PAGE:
WARNING: This article contains descriptions of sexual assault, and could negatively affect someone who has experienced similar trauma.
An Oliver man was convicted for multiple sexual offences where he victimized a developmentally delayed minor.
Regis Patrick Palmer met the child when they were around 12 to 13 years old in 2009 and he was about 53, according to a recently published Supreme Court Judgement.
After a multi-day trial in Kelowna’s Supreme Court in 2022, Justice S.A. Donegan convicted Palmer of sexually assaulting the child numerous times between 2009 and 2015, as well as making and possessing child sexual abuse material.
The Justice found Palmer’s testimony on the stand not only less than persuasive, filled with inconsistencies, overstatements and “acts of seemingly spontaneous recollection” that made him unreliable.
“I do not believe his denials of guilt, nor do I believe any of his shiftings or, frankly, impossible explanations for the numerous pieces of incriminating evidence. I also find that none of his evidence raises any reasonable doubt about his guilt of the three alleged offences.”
The Justice went into a list of problems that she found with Palmer’s evidence and testimony, including going off on irrelevant tangents in response to questions to cast himself in a positive light, frequently making gratuitous statements about his victim and undermining his own testimony during cross-examination.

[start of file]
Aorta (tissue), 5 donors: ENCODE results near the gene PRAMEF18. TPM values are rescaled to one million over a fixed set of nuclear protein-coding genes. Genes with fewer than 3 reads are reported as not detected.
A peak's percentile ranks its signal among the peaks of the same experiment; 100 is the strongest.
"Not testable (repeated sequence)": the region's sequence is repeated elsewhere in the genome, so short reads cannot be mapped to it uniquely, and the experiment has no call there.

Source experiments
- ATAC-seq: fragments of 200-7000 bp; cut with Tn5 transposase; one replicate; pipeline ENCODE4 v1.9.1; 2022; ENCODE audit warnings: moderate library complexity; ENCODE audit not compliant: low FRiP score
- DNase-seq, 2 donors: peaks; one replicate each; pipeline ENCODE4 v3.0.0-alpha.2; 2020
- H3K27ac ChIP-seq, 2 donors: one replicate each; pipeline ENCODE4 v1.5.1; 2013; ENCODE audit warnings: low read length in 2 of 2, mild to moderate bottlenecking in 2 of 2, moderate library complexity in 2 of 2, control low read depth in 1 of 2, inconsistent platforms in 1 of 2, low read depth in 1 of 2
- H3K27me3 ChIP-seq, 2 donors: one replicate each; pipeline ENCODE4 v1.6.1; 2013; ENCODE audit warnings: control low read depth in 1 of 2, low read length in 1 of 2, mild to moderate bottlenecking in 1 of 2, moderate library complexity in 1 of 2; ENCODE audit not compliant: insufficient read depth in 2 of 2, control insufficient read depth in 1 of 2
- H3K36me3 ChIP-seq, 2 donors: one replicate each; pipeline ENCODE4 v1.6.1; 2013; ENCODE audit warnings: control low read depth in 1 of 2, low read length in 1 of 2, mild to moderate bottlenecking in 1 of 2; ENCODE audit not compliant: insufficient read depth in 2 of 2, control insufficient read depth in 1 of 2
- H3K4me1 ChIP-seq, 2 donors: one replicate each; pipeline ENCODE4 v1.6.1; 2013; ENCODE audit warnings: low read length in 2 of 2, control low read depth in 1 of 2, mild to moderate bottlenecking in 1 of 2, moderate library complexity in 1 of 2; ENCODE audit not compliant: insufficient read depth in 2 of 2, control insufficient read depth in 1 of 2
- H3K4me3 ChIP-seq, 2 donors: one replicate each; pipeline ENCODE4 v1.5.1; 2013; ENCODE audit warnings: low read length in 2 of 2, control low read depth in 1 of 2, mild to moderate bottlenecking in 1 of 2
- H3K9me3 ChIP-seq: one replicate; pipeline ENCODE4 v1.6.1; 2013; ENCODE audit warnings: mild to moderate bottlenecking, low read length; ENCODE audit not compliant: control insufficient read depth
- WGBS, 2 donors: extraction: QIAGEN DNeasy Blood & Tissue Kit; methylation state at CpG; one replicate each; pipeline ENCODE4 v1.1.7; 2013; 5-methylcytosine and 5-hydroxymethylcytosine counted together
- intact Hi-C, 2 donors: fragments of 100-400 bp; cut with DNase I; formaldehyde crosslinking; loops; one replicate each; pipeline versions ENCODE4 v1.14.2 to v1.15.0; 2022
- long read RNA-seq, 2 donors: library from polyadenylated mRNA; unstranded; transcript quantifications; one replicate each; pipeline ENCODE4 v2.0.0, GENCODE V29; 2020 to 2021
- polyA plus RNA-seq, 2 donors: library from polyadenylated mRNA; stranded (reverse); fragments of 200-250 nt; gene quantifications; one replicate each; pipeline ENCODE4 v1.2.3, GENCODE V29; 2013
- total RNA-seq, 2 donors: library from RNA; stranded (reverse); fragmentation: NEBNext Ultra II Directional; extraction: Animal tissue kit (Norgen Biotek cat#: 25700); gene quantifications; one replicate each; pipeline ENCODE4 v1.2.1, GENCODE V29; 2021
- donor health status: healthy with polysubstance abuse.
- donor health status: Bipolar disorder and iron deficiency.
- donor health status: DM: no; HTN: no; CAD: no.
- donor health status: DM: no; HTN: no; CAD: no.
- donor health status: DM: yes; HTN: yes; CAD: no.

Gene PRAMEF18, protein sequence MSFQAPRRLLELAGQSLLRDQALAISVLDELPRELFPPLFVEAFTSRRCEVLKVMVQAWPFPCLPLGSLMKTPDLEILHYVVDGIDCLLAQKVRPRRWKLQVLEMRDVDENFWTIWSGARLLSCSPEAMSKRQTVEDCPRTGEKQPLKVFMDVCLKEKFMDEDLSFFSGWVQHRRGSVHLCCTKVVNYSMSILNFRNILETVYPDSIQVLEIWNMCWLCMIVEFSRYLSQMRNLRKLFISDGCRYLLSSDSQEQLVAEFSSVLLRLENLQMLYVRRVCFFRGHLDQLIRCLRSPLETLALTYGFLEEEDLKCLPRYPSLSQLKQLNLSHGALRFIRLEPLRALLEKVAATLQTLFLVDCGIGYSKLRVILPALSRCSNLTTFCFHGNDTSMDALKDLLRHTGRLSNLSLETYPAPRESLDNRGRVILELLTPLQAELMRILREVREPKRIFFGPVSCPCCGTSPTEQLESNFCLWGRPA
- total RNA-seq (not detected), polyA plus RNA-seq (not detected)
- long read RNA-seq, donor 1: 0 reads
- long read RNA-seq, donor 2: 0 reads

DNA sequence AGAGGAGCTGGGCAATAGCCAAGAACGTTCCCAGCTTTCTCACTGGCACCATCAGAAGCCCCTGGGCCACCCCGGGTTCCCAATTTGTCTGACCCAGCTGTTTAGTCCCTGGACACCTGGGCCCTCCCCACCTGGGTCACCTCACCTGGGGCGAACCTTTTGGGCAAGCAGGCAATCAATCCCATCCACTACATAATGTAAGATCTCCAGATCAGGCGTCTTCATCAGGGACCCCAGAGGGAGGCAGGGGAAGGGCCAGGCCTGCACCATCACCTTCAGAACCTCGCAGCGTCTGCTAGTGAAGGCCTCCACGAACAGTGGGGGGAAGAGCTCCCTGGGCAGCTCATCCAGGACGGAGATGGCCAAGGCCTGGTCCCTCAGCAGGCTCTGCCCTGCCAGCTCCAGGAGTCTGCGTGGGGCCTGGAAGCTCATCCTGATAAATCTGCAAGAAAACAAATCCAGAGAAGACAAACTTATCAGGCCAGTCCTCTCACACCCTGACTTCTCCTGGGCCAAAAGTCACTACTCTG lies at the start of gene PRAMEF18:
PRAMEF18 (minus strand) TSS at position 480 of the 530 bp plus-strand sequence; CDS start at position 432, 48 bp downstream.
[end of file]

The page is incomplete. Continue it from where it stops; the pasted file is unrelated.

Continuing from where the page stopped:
Palmer’s contradictory testimony even stretched to when he was presented with evidence, such as video recordings that Palmer had made.
On the other hand, the victim’s evidence was considerably more persuasive, and even though there were minor inconsistencies such as the colour of Palmer’s camera or on certain dates, it was not enough to damage the credibility of the testimony.
The victim testified that they could not recall how many times Palmer had sexually abused them, only that it happened regularly over the multiple-year period. The Justice noted Crown’s point that it would be difficult for any person to count how many times they were abused if they were facing it with such regularity.
“His account of the sexual abuse was extremely detailed, earnest, matter-of-fact, and compelling. … His demeanour and body language during his interviews supported his verbal expressions that he was trying hard to remember details, that he was having unpleasant experiences when he recalled those details, and he actually seemed to be reliving some of those experiences,” reads the judgement. “He had visible and genuine reactions when looking at the sanitized versions of the nine photographs of him.”
In addition to the sexual acts that Palmer performed with his victim, he photographed and kept photographs of his victim’s genitals up until he was arrested and searched in 2018.
At the end of the day, the Justice found Palmer’s “blanket denials of all of the allegations, when considered in light of the totality of the evidence, … simply incapable of belief…”.
Palmer will be sentenced at a later date.
If you or someone you know has been a victim of sexual assault, help is available. See the sexual assault fact sheet provided by Victim Services and Crime Prevention. You can also call your local police or VictimLinkBC for information and support.
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